Introduction to Popular Culture Studies

Flashback! – My Term Paper Presentation

Posted by iamchipcore on May 5, 2013



Video games have always been a part of my life. As a child I found myself running through colorful worlds in Sonic, gobbling up dots in Pac-Man, and jumping on goombas in Mario. Only would it make sense that I would take this semester to truly analyze video games and identify two significantly influential figures in video game culture.


My term paper aims to compare and contrast the impact of both Pac-Man and Sonic The Hedgehog. I will explore how both icons broke media barriers, set standards for future generations of gaming, and provoked a multitude of different imitators. I will also look into how both icons reflect the attitude and culture of the 1980s and 1990s respectively.


Pac-Man was introduced at the beginning of the 1980s, it would only make sense that a character that did nothing but “consume” would ultimately become the most recognizable video game icon in 80s pop culture. Culture in the 1980s proved to be fairly driven by consumption. The advent of home computers, Cabbage Patch Kids, MTV, and Rubik’s Cubes provoked the “you need it, go buy it” mentality much similar to the 1950s. Only would it make sense that a president who campaigned on a platform of bringing America back to the “good old days” would be elected to promote this mentality and aim to develop this consumption attitude into being part of every day culture. Pac-Man may have only had a minor impact upon this cultural shift in the 80s, but clearly the game defines what could be considered a summary of 1980s culture.


While in terms of chronology, the 1990 marked the beginning of the 90s decade, many consider the 90s to begin in 1991 due to the major shifts in culture beginning in that year. This year marked the beginnings of the World Wide Web, the advent of Grunge in the charts, and the introduction of Sonic The Hedgehog. Sonic came into the homes of thousands of Americans during the spring of 1991 and like Pac-Man reflected the unique culture of it’s decade. While Pac-Man reflected a culture driven by consuming, Sonic reflected a culture driven by liberating. Video game enthusiasts and fans alike assure that Dr. Robotnik, Sonic’s nemesis represents industry and captialism. This is evidenced by Robotnik’s goal throughout the series to take over the world and transform it into an industrial utopia ruled by him. Sonic however aims to liberate the forces of Robotnik and restore his world to the peaceful, natural state it once was. The culture in the 1990s reflected many of the same ideas: break away from the consumption culture of the 80s and focus more on caring for each other.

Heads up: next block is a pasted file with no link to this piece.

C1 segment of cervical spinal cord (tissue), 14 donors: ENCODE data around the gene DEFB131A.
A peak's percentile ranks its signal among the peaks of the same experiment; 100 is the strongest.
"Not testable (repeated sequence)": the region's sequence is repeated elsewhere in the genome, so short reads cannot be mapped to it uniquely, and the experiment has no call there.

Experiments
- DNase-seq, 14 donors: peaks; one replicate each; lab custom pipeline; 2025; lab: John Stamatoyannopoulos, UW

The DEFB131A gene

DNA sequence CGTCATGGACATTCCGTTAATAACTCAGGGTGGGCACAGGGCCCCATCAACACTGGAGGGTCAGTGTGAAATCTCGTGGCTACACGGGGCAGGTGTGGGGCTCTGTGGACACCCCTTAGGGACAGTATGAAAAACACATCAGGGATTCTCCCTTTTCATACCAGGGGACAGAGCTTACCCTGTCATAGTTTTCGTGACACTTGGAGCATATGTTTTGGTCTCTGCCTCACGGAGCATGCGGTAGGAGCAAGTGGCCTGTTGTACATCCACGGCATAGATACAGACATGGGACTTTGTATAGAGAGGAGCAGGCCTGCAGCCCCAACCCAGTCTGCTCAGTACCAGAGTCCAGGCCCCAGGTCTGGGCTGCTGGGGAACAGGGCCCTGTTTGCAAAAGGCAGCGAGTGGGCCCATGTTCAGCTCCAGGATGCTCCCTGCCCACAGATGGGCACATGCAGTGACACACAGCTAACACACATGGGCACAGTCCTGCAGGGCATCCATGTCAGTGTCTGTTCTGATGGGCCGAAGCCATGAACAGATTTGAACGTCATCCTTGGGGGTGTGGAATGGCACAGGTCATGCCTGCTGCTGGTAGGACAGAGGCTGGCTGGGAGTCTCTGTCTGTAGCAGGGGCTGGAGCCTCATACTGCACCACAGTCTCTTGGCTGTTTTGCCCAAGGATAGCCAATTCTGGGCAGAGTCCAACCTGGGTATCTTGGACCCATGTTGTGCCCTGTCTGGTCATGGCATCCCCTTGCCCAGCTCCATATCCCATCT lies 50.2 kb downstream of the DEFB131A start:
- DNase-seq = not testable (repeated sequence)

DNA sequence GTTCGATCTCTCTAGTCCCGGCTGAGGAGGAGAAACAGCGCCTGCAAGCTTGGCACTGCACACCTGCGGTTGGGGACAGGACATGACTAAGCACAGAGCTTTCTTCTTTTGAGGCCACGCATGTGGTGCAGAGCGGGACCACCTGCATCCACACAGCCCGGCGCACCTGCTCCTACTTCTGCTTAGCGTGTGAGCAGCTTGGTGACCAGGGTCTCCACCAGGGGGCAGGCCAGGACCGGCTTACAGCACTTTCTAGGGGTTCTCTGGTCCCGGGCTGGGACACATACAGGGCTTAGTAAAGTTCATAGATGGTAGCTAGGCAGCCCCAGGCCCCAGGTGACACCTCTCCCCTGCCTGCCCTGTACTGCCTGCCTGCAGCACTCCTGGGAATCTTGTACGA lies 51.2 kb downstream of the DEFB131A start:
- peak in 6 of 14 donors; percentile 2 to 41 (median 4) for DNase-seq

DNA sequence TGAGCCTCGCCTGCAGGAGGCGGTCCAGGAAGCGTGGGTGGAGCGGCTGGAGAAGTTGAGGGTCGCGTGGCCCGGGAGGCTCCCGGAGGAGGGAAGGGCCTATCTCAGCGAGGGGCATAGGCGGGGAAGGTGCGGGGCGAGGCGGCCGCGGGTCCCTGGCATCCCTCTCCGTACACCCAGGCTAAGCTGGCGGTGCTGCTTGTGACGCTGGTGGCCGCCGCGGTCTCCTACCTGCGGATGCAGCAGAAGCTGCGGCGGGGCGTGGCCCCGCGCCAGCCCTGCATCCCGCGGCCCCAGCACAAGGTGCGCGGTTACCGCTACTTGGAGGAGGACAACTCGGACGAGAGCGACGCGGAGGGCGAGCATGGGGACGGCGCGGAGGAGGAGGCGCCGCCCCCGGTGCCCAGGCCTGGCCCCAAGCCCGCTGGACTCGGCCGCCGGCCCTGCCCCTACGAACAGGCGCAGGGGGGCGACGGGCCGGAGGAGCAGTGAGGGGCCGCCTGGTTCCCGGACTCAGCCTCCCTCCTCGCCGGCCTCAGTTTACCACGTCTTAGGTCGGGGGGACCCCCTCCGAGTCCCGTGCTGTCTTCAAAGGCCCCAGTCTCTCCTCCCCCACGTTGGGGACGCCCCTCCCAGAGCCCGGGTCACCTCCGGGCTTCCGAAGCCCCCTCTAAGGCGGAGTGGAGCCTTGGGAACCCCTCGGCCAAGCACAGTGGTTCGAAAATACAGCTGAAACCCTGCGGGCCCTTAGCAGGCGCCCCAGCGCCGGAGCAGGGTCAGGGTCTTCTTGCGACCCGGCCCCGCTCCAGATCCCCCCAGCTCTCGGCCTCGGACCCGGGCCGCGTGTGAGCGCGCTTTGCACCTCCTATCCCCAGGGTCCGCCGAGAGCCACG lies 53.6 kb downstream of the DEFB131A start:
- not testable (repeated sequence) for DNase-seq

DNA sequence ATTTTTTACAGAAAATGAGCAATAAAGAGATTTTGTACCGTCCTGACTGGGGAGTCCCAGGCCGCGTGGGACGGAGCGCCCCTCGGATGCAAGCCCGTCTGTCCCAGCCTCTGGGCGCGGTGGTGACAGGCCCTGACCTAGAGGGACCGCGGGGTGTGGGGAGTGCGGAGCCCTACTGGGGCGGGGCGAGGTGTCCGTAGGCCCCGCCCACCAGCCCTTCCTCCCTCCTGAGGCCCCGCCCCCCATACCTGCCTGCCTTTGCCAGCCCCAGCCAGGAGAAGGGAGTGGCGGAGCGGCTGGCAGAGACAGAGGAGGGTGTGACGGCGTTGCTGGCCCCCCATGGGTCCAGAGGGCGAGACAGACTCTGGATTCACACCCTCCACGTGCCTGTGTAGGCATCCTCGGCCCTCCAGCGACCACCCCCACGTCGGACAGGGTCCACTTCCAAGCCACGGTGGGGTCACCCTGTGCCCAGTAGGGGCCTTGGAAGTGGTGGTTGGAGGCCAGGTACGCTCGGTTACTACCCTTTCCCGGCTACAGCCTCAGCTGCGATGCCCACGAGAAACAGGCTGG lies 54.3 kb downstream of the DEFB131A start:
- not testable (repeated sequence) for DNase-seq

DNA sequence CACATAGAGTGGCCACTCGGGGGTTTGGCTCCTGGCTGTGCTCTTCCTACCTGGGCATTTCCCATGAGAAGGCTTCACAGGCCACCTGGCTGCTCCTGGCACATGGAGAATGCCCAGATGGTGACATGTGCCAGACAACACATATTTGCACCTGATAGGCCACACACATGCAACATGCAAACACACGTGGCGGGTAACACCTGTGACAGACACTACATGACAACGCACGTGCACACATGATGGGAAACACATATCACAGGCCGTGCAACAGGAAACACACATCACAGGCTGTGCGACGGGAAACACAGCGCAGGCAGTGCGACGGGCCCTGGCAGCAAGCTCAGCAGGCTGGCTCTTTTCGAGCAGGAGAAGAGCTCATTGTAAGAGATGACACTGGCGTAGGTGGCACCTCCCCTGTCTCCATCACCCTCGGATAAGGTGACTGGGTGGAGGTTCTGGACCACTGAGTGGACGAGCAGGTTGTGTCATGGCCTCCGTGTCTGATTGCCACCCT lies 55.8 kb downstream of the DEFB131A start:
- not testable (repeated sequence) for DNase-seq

I will also be looking into how both franchises were marketed similarly and how both franchises came with numerous sequels, TV cartoons, comics, and merchandise. I will also explore the similarities in Hanna-Barbera’s Pac-Man cartoon and DiC’s Adventures of Sonic The Hedgehog and how both shows had nearly the same writing team.


Both icons also set a standard for video games that followed. Pac-Man marked the advent of the video game mascot, a character that was recognized by the public. Sonic marked the beginning of the wide release game and an expansion of this icon idea.


Imitators were also apparent throughout both character’s life spans with games like Rally X in the days of Pac-Man and games like Bubsy, Rocket Knight Adventures, and Awesome Possum in the days of Sonic.




What do you all think?

What questions do you have?

Do you think I should explore general culture more closely or video game culture?



2 Responses to “Flashback! – My Term Paper Presentation”

  1. Sam Ford said

    My personal thought is that you might balance your focus on video game culture with general culture. Here’s what especially interests me…As you frame it, Sonic the Hedgehog was in many ways the opposite of Pac-Man, in terms of what they represent and what they try to do. In Pac-Man, the villain tries to keep us from consuming. In Sonic, we are awakened to the capitalist empire the villain has concocted and are trying to liberate. So this raises three natural questions for me…Do you have any thoughts about cultural shifts from the 1980s to the 1990s that might be behind this almost reversed narrative? Also, what are your thoughts about the role we as video game player are put into when we “play” Pac-Man in that consumerist narrative versus playing Sonic in that liberation narrative? And, finally, what does it say that Sonic has such a different narrative than Pac-Man but that it also is a consumerist product that helped usher in a whole new era in video game consumption, etc.? The fact that you see their narratives as so different yet so many similarities in their marketing plan, etc., is especially fascinating to me…

  2. I know this isn’t your central focus, but I like the idea of exploring the focus on cultural movements in the real world that translated into Pac Man and Sonic in the eighties and nineties. That would be super cool to include a few examples of historic things. I hope that last bit was articulate enough to understand. 🙂

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